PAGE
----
Featuring : Author Interview , My Review & An International Giveaway
A glimpse from the book cover:
“Shame! This is your fault only,” Amma yelled, shaking her fists. “You godless girl, you have weakened my family, my son’s caste lost because of you!”
“You’re the one! You won’t be satisfied until you’ve destroyed everything, smashed it to bits with your tiny bare feet!” Alice pointed to Amma’s brown toes. Amma looked down and flexed them, the war suspended for a second until she ran to the kitchen. Pulse throbbing at her temples, Amma snatched a pair of pliers to her heaving chest, hiked up the hem of her sari, and scurried upstairs.
OK, I will be honest here, when I accepted the book the only reason behind was “India” my home country, I am a sucker that way.. when ever I see foreign writers writing something involving India , I have to read !!! and for that I have shared my share of good, bad and the ugly. But this time, I am happy to say, it was “good”.
Ms. Snell is a remarkable story teller. The story evolve around intercultural marriage. Husband is Hindu, wife is American. The wife tries to take part in her new husbands culture and mold their lives around his. That feat, is sometimes a difficult one. Often times the wife is expected to take on the religion or culture of the husband and add to that an overbearing mother – in -law : “Amma” (boy, Indian mils can be really overbearing :)) Some women are never able to learn how to be a part of a new way of life, while maintaining their own identity. When that happens, sometimes love can be enough, and sometimes marriages crumble. In this particular story, whether the marriage survives or not.. for that you have to read the book.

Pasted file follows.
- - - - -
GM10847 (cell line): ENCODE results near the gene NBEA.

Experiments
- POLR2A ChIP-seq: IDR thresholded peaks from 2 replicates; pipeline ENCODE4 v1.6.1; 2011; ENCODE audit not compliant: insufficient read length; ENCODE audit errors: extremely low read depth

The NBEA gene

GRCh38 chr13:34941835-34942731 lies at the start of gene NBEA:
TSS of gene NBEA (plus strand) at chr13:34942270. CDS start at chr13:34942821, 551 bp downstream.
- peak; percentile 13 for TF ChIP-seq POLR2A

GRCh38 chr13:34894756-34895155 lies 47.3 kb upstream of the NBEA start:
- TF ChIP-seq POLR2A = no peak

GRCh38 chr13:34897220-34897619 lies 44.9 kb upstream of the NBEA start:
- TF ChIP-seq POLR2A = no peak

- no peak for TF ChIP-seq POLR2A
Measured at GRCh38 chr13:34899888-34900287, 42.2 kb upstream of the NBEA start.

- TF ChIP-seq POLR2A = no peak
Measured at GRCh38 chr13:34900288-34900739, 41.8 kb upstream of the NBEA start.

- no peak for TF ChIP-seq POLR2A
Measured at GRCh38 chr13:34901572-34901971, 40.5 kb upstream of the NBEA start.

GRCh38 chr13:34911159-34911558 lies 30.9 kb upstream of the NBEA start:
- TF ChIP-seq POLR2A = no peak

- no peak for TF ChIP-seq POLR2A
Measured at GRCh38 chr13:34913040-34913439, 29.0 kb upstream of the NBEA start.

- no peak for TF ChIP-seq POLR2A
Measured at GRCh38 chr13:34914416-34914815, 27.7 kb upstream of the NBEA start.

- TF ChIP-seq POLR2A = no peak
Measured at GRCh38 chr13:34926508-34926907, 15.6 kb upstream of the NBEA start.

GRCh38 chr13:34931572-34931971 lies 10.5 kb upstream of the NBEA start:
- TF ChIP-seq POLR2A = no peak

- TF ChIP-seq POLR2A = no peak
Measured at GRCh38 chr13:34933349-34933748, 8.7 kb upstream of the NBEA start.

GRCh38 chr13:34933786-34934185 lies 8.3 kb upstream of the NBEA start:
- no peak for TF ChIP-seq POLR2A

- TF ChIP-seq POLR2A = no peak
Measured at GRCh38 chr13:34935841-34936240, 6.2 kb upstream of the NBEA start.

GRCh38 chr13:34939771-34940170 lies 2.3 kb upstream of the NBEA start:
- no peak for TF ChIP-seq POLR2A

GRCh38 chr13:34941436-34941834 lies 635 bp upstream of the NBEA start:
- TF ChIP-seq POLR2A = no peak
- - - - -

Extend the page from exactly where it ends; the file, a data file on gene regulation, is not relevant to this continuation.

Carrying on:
I loved the book. I loved the way she writes. And I can imagine the research she had to go through to write accurately about an unknown culture..kudos to that ! I look forward to more from her.
Cheryl Snell has published over four hundred poems and stories online and in print. Her books include both fiction and poetry, and Prisoner’s Dilemma, her recent volume of poetry and art, won the Lopside Press Competition. Snell has been nominated for the Pushcart and Best of the Net four times, and her poem “Fire on the Cuyahoga” was chosen by Dorianne Laux for inclusion in the Sundress’ Best of the Net Anthology last year. Follow her author’s blog about all things Indian at shivasarms.blogspot.com
You can get more information on the book at Writer’s Lair Books, including an excerpt.
BUY IT: This book is available on Amazon for purchase.
Now let’s welcome Ms. Snell for an interview ::
Me: Tell us little about yourself/your childhood?
Ms. Snell : I was born in Canada and raised in the Midwest. I come from a family of scientists and artists.My love of words can be traced to my dad. At the table, he would recite Chaucer, Coleridge and Robert Burns, complete with brogue. He had a great library, and I had full run of it.
Me : What’s the inspiration behind your turning to a writer?
Ms. Snell: I always loved language and wrote for my own pleasure, but I also loved music. I trained as a classical pianist, performing in recital halls throughout my twenties. I turned to writing again only when I married my South Indian husband. It was a way to understand my new community. I suppose. Didn’t Faulkner say, ” I never know what I think about something until I’ve written on it.” Amen to that.
Me: Did you visit India, especially South India, for inspiration before writing Shiva’s Arms?
Ms. Snell: No, India came to me, in the form of my husband, his friends and relatives, his stories of his young life and everything I’d missed.
Me: How much of Shiva’s Arms is from your own personal experience?